Each depositor insured to at least $250,000 per insured bank



Home > News & Events > Speeches & Testimony




Speeches & Testimony

Statement of Martin J. Gruenberg Acting Chairman Federal Deposit Insurance Corporation on Impact of Recent Hurricanes on Financial Institutions in the Gulf Coast before the Committee on Banking, Housing and Urban Affairs U.S. Senate
February 15, 2006
Room 538, Dirksen Senate Office Building

Chairman Shelby, Senator Sarbanes, and members of the Committee, I appreciate the opportunity to testify on the efforts of the Federal Deposit Insurance Corporation (FDIC) and the other federal regulatory agencies to respond to the impact of last year's devastating hurricanes on federally insured financial institutions and their customers in the Gulf Coast region.

In December, I traveled with FDIC staff to New Orleans and Mississippi. We met with local financial institutions, the state banking commissioners, and local community group leaders. As many have observed, it is difficult to appreciate the challenge confronting the Gulf Coast region until visiting the area and seeing first hand the scale of the damage. It is also impossible to visit the area and witness the determination of the local financial institutions and community leaders to rebuild their communities without feeling a renewed sense of the obligation of the FDIC and the other federal financial institution regulatory agencies (federal regulatory agencies) to do all we can to assist them in that effort.

My testimony will review the actions taken by the FDIC and the other federal regulatory agencies immediately following the storms to maintain confidence in the region's financial institutions, as well as interagency actions during the past six months to assist institutions and individuals affected by the hurricanes. I also will provide the FDIC's current assessment of the impact of the hurricanes on the condition of the federally insured financial institutions (financial institutions) in the region, and discuss outreach efforts planned in the near term.

At the outset, I want to point out that much of the work of the FDIC that I will describe today took place under former FDIC Chairman Donald Powell. He deserves great credit for his leadership of the FDIC, as well as for his current leadership as Federal Coordinator of Gulf Coast recovery efforts.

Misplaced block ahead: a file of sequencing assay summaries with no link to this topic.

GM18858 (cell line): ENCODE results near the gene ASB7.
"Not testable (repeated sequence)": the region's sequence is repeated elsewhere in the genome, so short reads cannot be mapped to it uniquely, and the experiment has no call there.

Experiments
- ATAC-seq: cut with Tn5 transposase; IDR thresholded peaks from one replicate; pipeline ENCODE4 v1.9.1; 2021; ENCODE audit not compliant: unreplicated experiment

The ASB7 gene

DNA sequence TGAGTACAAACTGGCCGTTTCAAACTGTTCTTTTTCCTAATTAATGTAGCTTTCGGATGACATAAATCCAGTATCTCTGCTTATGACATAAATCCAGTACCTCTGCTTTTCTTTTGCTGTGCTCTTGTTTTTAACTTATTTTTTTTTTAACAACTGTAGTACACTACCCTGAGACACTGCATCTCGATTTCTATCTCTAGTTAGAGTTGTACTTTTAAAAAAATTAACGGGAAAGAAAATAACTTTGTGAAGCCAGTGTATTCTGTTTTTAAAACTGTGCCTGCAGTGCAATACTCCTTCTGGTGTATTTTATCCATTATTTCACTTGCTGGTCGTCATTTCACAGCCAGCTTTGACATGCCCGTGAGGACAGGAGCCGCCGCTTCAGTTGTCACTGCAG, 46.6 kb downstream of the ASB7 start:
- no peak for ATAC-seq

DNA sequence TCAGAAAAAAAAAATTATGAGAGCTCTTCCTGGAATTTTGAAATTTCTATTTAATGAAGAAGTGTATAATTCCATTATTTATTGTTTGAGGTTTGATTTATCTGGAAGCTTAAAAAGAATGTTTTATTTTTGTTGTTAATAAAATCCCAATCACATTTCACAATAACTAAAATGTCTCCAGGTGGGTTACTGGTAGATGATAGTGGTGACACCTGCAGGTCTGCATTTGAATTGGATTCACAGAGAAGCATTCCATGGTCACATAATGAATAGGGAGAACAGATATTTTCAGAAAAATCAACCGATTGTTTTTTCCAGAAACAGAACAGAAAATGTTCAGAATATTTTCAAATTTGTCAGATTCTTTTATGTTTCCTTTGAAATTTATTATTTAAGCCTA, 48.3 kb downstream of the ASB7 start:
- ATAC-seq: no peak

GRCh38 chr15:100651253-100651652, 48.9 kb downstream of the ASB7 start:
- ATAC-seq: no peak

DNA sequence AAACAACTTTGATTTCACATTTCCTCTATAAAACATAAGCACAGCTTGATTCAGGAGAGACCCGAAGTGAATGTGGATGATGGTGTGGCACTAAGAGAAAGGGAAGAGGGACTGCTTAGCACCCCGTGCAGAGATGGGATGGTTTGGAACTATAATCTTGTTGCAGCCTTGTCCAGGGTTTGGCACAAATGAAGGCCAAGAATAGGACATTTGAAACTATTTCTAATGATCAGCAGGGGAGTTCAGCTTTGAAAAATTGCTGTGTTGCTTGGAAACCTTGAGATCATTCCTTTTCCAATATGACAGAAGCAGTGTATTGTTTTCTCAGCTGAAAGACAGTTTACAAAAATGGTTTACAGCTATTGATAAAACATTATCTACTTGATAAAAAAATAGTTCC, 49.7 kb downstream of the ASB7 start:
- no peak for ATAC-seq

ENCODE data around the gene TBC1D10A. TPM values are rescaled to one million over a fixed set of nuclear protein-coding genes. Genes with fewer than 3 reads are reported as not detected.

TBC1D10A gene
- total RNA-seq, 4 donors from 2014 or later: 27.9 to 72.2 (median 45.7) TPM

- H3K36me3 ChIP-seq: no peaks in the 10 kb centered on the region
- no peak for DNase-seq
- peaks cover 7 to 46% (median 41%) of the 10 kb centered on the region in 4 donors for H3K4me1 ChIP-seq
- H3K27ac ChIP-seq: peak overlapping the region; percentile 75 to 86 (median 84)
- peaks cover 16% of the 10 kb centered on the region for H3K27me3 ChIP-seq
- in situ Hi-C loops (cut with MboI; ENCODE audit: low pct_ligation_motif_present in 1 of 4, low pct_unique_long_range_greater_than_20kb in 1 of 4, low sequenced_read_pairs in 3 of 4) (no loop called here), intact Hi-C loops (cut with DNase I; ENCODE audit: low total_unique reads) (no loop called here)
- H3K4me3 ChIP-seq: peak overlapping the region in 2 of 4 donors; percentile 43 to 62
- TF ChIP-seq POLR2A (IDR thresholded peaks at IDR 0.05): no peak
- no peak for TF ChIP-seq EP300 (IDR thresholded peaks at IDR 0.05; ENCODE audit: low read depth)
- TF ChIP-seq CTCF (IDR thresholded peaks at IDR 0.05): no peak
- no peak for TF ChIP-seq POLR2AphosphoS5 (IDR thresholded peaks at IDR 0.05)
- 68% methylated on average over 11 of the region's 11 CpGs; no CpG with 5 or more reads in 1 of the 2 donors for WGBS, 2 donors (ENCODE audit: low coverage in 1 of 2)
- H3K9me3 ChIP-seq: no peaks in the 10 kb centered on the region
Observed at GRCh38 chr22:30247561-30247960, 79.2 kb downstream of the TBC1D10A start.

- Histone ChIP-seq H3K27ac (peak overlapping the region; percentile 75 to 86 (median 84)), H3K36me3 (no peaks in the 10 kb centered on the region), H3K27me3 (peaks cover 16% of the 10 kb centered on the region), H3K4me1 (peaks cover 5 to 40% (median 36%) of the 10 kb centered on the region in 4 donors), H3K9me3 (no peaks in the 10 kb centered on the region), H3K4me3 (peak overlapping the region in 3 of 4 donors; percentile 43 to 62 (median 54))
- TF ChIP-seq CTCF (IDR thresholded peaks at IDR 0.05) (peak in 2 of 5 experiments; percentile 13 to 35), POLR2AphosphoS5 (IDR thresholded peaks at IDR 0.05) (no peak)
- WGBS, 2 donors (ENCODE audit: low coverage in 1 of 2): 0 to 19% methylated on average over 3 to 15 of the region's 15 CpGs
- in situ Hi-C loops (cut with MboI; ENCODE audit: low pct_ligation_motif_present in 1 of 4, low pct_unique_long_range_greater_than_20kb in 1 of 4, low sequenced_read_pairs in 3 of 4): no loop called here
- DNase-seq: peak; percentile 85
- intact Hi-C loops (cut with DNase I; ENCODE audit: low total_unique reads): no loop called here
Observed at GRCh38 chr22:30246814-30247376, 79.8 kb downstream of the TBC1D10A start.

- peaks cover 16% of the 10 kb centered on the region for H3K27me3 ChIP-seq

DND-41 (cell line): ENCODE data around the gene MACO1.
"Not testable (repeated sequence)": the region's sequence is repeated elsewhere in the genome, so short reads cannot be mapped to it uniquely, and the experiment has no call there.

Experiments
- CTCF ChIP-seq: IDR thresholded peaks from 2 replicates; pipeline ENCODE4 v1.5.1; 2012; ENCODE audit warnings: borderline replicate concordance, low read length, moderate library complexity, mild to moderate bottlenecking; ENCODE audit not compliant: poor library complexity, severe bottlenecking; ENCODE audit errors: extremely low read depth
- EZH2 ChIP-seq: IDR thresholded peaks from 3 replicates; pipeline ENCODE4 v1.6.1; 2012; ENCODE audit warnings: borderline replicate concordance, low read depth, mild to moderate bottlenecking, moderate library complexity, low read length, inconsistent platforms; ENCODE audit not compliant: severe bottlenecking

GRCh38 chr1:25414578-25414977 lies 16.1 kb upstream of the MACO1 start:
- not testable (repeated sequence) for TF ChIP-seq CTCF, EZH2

Federal Regulatory Agency Actions Following the Storm

When Hurricanes Katrina and Rita hit the Gulf Coast, they impacted the operations of at least 280 financial institutions, with 120 of these institutions headquartered in the 49 counties and parishes in Alabama, Louisiana, and Mississippi designated by the Federal Emergency Management Agency (FEMA) as eligible for individual and public assistance. Similar to other sectors of the Gulf Coast economy, financial institution facilities were destroyed, communication and data processing capabilities were disrupted, and financial institution employees saw their homes destroyed or inundated with flood waters.

In the aftermath of the storms, the FDIC along with the other state and federal regulatory agencies1 were committed to doing everything possible to preserve public confidence in the financial system and restore essential financial services. The agencies immediately began working with financial institutions to help them resume operations and with customers to communicate accurate information about their institutions and how they could get needed cash. The agencies' communication initiatives included contacting financial institutions, connecting customers to their institutions and coordinating supervisory oversight programs. To facilitate communication, the FDIC and the other federal regulatory agencies issued a number of press releases related to the Gulf Coast hurricane recovery. A list of these press releases is attached as Appendix A.

One of the first steps the FDIC took following Katrina's landfall was to create an internal FDIC Hurricane Task Force (Task Force) to coordinate the efforts of the units of the Corporation around the country and ensure prompt sharing of accurate information among staff, other regulators and consumers. The Task Force oversaw efforts to identify insured institutions experiencing service interruptions and assist those institutions to resume operations. The FDIC and other regulatory agencies immediately contacted management officials from the affected institutions to assess their operational status. The agencies quickly determined that some institutions were finding it difficult to operate branch offices and process electronic transactions, including automated teller machine (ATM) transactions. Fortunately, due to disaster preparedness procedures that all insured institutions are required to have in place, most institutions resumed operations within hours or a few days, using facilities that were not severely damaged, establishing temporary locations, or sharing facilities and even employees in order to provide services to areas where facilities were heavily damaged. For example, one institution shared a branch in the Jefferson Parish of New Orleans with five competitors to minimize disruptions to local customers.